Bills of Lading: A Guide to Good Practice (Third Edition)
This publication is designed to help understand Bills of Lading and the problems and practical issues common to their everyday use.
This guide to Bills of Lading looks at the problems and practical issues common to their everyday use. It explains how to avoid disputes and challenges arising from improper usage and contains both practical guidance and a theory section that shows the legal foundations of the advice given.
The text also includes copies of relevant international conventions, an annotated copy of the BIMCO Congenbill and the latest set of recommended standard letters.
This third edition has been updated to include electronic Bills of Lading.
In 1996 the North of England P&I Association issued a simple questionnaire to readers of its loss prevention newsletter Signals. It asked for their experiences with regard to the issue of Bills of Lading and subsequent delivery of cargo against those Bills of Lading. The majority of answers were received from shipowners’ offices or from masters, with agents, operators, financiers and others also responding.
A number of specific problems set a recurring theme:
- Pressure on the master to issue clean Bills of Lading
- disagreement between ship’s and shore figures
- agents signing Bills of Lading without reference to the mate’s receipts or in excess of their authority from the master
- requests to deliver the cargo without production of the original bill of lading.
A general point also emerged which can be summarised by one member’s comment:
‘I have noticed a distinct casualness by shippers, receivers and their agents at load/discharge ports about the importance to the master of Bills of Lading. Conclusion: they are ignorant of its legal purposes.’
Strong words, but possibly true. Although the bill of lading is a key document in a transaction where the cargo and freight together may be worth several millions of dollars, masters who are diligent or cautious in their handling of that document may often be seen by others as obstructive or awkward. If masters are to stand their ground and justify their stance, then they may need to know not only what they have to do, but why they are doing it.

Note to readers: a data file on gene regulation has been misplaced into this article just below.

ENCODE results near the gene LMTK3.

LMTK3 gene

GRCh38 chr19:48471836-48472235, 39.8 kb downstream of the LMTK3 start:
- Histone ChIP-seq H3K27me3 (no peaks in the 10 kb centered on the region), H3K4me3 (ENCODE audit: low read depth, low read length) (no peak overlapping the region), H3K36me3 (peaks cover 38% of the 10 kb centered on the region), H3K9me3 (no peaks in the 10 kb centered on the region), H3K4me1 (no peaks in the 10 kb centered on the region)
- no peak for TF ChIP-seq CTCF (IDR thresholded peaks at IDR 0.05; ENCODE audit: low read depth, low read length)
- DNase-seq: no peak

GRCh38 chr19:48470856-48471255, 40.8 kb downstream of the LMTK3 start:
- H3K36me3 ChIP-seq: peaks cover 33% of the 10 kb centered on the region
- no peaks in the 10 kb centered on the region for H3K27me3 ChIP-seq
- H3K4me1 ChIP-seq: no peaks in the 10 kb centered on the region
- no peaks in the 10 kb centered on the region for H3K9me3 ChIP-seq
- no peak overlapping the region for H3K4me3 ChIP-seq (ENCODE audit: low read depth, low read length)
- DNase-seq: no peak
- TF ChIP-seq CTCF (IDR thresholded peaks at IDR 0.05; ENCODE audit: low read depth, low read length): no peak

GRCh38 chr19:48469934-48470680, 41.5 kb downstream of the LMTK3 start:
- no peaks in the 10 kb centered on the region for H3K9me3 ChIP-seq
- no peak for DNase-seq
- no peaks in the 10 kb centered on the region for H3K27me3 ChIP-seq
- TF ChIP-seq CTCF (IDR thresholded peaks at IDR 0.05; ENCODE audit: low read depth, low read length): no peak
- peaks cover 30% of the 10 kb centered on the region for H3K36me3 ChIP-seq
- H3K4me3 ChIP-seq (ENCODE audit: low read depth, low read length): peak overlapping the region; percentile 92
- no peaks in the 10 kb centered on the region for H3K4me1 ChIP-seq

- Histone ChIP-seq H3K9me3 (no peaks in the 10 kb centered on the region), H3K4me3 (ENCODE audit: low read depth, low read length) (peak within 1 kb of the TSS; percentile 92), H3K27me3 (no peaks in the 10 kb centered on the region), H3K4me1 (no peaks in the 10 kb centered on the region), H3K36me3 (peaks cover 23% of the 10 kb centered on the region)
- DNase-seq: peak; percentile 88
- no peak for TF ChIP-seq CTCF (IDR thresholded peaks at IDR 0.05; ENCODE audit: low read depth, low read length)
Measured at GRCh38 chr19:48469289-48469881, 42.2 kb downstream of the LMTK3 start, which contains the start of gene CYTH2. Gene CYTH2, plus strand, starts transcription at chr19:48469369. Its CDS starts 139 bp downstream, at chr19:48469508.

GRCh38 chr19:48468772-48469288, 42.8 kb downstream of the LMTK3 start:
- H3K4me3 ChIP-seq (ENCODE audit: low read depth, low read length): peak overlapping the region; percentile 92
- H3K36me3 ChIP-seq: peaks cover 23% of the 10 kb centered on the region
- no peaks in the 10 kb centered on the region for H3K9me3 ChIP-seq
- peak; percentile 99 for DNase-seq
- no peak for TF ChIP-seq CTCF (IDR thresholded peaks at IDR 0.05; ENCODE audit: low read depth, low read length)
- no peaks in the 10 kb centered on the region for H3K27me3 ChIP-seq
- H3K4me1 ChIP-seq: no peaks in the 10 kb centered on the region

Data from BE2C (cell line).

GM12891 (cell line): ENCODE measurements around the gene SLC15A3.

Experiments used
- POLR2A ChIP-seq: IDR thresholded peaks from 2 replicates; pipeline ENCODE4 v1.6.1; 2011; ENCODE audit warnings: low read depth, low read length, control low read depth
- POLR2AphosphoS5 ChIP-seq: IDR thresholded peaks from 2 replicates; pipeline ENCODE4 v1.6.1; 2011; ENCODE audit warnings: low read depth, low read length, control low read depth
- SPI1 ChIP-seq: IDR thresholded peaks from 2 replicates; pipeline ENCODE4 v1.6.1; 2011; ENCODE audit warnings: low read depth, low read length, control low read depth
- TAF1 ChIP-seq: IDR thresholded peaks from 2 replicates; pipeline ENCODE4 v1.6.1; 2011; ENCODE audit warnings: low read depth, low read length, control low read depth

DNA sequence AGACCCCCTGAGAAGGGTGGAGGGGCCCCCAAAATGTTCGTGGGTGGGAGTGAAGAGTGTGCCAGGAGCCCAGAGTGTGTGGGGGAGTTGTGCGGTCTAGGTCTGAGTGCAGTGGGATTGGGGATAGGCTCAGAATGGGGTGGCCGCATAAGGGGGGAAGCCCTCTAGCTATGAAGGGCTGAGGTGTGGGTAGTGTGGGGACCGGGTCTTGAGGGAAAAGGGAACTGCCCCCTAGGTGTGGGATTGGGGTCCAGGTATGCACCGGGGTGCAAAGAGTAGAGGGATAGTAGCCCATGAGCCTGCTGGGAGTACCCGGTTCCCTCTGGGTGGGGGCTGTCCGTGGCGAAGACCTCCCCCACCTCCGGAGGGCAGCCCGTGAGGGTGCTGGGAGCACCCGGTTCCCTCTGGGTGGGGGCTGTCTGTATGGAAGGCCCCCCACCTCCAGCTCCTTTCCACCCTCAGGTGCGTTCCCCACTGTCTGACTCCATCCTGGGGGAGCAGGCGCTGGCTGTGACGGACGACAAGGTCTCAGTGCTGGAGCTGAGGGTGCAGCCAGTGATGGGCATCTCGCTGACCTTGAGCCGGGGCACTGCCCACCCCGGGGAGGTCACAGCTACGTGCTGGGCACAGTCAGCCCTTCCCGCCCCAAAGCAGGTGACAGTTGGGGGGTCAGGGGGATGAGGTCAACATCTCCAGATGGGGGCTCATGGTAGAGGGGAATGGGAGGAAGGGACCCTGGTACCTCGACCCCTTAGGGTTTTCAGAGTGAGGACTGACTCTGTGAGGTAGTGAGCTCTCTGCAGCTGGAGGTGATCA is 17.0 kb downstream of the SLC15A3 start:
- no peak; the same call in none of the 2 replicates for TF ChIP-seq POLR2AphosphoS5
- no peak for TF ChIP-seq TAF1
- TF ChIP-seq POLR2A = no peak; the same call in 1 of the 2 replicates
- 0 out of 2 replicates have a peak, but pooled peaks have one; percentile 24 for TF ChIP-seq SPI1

The aim of this guide is to assist ship’s officers, operators and managers in the understanding of Bills of Lading and the problems and practical issues surrounding their everyday use. The hope is that they will then be able to deal with these situations and the many others that arise in connection with what is a vital and unique document.
2. Quick Reference
3. Practical Guidance
5. Electronic Bills of Lading
6. Legal Notes
II. Standard letter of authority to issue Bills of Lading
III. P&I club circulars on standard letters of indemnity
IV. Standard letters of indemnity
V. Hague Rules
VI. Hague-Visby Rules
VII. Hamburg Rules
VIII. List of countries applying the conventions
IX. UK Carriage of Goods by Sea Act 1992
X. P&I club circulars on electronic (paperless) trading systems
XI. International Group of P&I Clubs frequently asked questions of August 2013 on paperless trading
North P&I Club
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Over the years our service offering and our global office network has grown but our business has remained grounded where it all began; the North East of England.
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- Number of Pages:
- Binding Format:
- Book Height:
- 210 mm
- Book Width:
- 146 mm
- 0.4 kg
North P&I Club